Save the time a man likened me to his appendix, “Do you know why it’s impossible to lick your elbows?” is the strangest pickup line I’ve ever heard. And yet, it’s the one Marianne uses on Roland in the opening of “Constellations,” a 2012 play written by Nick Payne, produced by student theater group Deep End APO and directed by Aaron C. Lauby ’19.
“Constellations” was performed in the Pause on Thursday, March 30 and Friday, March 31. The play drew a modest crowd of students and faculty and offered a haunting perspective on relationships and mortality that showcased the considerable talents of the students involved.
The two person show starred Chaz Mayo ’18 as Roland, a beekeeper, and Amy Trunt ’17 as Marianne, a physicist at Cambridge University. Roland and Marianne explain multiverse theory – which states that every decision that you have ever or never made exists somewhere in a parallel universe – by personifying a number of classic relationship “what ifs:” What if I had said hello? What if I had invited him up? What if I hadn’t cheated? The result is a maze of emotional scenes that either make or break Roland and Marianne’s relationship.
The story begins with the characters’ first encounter and developing relationship, orienting the audience in the constellation of possible realities for Roland and Marianne. The second half of the play lingers on the more serious issue of Marianne’s brain tumor. Trunt brilliantly portrayed the battle between helplessness and hope over losing control of her mind, while Mayo maneuvered between being angry, sad and betrayed by the diagnosis of his partner in a way that was all too real. But, because we watched the story unfold in the multi-verse and not on the timeline of a traditional narrative, the audience didn’t know about the grade 4 tumor until the very end.
The focus on characterization over plot makes the story a bit confusing, but also allows it to center around the ever changing emotions and personalities that accompany two people dealing with a terminal illness. In the end, Marianne asks for a physician-assisted suicide, and leaves the audience to question the nature of life and death, obligation and humankind’s obsession over time.
The unique narrative style asked a lot of the actors, who moved between sobbing over a cancer diagnosis one minute to celebrating a benign tumor the next.
According to Trunt, the biggest challenge was memorizing the order of the very similar scenes.
“We determined that each set of vignettes takes place in a specific locale, but each scene within a set leads up to the final scene which we called the ‘most honest’ of the scenes. Since the text of the scenes are often very similar, early on it was very easy to switch the order of a scene or skip one altogether,” Trunt said. “Chaz ended up making a sort of quick guide to each set of scenes; they each had a name depending on the outcome, and that was really helpful.”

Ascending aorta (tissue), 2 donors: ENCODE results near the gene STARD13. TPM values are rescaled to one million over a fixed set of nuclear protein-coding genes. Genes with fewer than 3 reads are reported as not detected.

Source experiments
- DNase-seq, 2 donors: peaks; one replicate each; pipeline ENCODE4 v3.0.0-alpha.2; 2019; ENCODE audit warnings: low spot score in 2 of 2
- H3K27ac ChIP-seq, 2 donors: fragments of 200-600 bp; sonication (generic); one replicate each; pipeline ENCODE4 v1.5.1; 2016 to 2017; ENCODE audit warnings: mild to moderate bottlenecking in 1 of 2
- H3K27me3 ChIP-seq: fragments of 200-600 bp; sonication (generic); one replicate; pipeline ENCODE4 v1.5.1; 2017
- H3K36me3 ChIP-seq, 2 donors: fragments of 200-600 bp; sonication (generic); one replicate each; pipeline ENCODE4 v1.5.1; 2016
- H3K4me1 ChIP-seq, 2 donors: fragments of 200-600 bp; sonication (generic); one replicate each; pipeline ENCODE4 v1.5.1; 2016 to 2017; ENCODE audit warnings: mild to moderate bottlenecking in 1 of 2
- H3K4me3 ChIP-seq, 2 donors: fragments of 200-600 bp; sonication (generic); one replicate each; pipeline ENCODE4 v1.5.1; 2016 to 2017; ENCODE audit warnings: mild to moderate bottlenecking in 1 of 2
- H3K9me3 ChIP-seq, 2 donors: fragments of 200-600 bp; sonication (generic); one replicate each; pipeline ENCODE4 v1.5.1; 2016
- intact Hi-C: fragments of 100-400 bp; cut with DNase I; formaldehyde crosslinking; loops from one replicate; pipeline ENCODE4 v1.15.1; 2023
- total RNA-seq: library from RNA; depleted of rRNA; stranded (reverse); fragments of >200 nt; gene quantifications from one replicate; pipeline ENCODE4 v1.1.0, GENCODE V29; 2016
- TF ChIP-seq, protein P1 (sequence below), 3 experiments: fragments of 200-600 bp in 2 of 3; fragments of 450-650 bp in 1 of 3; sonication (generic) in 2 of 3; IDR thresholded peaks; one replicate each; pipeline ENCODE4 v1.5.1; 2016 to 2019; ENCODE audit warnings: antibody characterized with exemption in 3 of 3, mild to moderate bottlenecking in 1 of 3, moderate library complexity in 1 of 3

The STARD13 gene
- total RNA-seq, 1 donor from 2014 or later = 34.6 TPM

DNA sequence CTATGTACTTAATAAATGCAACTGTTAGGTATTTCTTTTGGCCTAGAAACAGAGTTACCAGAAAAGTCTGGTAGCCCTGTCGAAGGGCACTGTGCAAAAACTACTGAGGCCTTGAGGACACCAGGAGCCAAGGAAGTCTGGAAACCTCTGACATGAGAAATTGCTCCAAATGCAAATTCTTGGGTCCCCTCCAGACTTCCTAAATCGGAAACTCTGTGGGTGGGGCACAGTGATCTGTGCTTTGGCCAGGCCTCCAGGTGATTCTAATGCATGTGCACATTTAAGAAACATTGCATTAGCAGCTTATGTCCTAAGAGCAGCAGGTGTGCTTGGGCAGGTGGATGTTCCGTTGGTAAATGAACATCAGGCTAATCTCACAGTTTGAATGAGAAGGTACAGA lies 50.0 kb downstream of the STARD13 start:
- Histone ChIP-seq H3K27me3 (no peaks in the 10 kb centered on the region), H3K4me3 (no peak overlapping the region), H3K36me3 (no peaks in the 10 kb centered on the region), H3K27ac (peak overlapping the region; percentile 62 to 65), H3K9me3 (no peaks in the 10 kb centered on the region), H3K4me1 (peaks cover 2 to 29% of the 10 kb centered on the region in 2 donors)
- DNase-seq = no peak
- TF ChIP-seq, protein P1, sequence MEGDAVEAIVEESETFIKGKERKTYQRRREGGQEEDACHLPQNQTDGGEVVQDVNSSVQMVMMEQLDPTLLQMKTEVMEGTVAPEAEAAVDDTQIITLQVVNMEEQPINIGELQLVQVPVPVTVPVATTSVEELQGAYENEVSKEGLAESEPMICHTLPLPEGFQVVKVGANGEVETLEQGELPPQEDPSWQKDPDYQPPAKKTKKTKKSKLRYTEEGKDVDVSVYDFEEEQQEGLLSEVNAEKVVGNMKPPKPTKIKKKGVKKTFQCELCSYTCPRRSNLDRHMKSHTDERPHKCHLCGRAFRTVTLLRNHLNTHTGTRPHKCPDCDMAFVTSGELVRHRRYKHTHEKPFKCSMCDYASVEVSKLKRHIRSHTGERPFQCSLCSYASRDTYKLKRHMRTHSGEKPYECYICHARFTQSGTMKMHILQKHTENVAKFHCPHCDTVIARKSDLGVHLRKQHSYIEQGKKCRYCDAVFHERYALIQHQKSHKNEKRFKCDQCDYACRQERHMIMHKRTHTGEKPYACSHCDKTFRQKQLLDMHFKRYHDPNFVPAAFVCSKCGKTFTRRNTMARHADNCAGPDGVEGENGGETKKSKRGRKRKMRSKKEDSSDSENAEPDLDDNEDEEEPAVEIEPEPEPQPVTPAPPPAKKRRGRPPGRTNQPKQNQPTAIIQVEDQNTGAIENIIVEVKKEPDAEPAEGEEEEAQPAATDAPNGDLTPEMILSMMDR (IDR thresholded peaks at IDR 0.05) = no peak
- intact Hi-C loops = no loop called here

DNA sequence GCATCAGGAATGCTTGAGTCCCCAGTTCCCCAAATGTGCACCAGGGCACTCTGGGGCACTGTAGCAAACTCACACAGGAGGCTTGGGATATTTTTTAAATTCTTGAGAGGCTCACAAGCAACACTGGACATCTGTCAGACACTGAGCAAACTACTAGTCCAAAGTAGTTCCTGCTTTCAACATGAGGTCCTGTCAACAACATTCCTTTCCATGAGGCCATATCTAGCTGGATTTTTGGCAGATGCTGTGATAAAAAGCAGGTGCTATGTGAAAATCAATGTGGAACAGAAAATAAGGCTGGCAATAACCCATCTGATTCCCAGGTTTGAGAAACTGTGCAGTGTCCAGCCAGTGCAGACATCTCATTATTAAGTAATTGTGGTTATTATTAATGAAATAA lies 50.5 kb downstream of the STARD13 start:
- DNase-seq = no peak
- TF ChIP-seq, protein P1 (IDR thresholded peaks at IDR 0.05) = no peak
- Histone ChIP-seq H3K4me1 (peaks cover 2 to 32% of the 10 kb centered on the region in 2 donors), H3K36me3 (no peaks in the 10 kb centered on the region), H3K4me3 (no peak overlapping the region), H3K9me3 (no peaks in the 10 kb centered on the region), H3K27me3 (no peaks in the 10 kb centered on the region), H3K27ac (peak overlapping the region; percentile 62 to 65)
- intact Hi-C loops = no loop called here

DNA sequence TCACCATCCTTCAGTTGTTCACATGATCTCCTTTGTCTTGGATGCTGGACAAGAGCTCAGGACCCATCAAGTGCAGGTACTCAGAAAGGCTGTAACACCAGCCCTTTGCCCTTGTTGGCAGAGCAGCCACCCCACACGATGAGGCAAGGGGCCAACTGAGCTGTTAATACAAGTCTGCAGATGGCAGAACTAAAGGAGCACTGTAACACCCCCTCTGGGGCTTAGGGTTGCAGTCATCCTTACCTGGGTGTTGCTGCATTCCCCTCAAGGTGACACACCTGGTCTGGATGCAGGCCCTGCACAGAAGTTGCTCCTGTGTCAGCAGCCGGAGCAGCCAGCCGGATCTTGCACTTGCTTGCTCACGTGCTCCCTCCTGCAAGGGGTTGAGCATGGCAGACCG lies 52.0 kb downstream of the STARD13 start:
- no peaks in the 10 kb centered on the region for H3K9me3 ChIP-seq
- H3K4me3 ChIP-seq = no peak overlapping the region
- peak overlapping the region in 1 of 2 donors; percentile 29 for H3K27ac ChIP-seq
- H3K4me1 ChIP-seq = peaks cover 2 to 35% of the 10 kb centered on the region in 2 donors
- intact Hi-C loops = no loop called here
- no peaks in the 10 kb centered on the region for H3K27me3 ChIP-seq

The production had only eight rehearsals before debuting, so the preparation for the play was fairly rushed.
“We were supported the entire way by Berit Niederluecke and Paige Marshall, our stage managers, and our designers, Laura Berge, Zach Besky and Maggie Meyer. I respect each and every one of them for so many reasons, and I feel so grateful to have had this experience with them,” Trunt said. “Putting up as complex a production as this in only eight rehearsals is something to be proud of.”
The set was minimal, consisting of a few light bulbs dangling from the ceiling and hooks that held jackets and water bottles, as well as a fold-out futon that served as a couch and a bed which the actors repositioned to fit each different scene.
While the talents of Mayo and Trunt created an engaging story, there were a few moments that took audience members out of the world of the play. For one, Payne’s script is peppered with noticeably British words and phrases, which were slightly jarring coming from the actors’ native American accents. There were also a few flubbed lines, a shoe that was accidentally flung into the audience and one of our phones crashing loudly on to the floor in the middle of a particularly sad scene.
But despite these minor quibbles, the play ultimately succeeded in telling a wrenchingly bittersweet story. The moments of comedy were particularly strong, notably Mayo’s delivery of Roland’s awkward but heartfelt proposal letter. Universe after parallel universe shows Marianne reject him, but finally, she accepts.
“When she finally says yes, though, that moment is so sweet and charming,” Trunt said. “I could almost feel the room light up as the audience took in that moment with us.”